Anyone who has tried to look at somebody else’s computer code — especially in the likely event that it hasn’t been well-commented — knows how hard it is to figure out what’s going on. (With sometimes dramatic consequences.) There are probably numerous reasons why, having to do with the difference between heuristic human reasoning and the starkly literal nature of computer instructions. Here’s a short paper that highlights one reason in particular: people tend to misunderstand code when it seems like it should be doing one thing, while it’s actually doing something else. (Via Simon DeDeo.)
What Makes Code Hard to Understand?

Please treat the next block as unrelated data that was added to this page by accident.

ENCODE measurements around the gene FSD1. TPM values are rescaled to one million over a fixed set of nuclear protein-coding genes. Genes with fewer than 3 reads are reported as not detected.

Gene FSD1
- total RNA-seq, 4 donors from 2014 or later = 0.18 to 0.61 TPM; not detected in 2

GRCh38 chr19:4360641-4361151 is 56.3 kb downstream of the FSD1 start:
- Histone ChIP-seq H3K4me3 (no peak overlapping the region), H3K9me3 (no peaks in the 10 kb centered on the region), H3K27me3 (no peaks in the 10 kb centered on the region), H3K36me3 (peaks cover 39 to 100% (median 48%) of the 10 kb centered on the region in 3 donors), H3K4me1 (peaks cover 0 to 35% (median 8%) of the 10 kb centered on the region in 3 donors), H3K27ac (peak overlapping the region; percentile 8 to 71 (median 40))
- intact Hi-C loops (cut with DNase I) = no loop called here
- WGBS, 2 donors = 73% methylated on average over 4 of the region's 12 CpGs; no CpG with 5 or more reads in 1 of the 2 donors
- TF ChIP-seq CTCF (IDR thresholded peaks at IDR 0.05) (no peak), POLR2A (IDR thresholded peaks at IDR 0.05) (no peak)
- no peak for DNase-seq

Michael Hansen, Robert L. Goldstone, Andrew Lumsdaine
What factors impact the comprehensibility of code? Previous research suggests that expectation-congruent programs should take less time to understand and be less prone to errors. We present an experiment in which participants with programming experience predict the exact output of ten small Python programs. We use subtle differences between program versions to demonstrate that seemingly insignificant notational changes can have profound effects on correctness and response times. Our results show that experience increases performance in most cases, but may hurt performance significantly when underlying assumptions about related code statements are violated.
As someone who is jumping back into programming myself after a lengthy hiatus, this stuff is very interesting. I wonder how far we are away from natural-language programming, where we can just tell the computer what we want in English and it will reliably do it. (Guess: pretty far, but not that far.)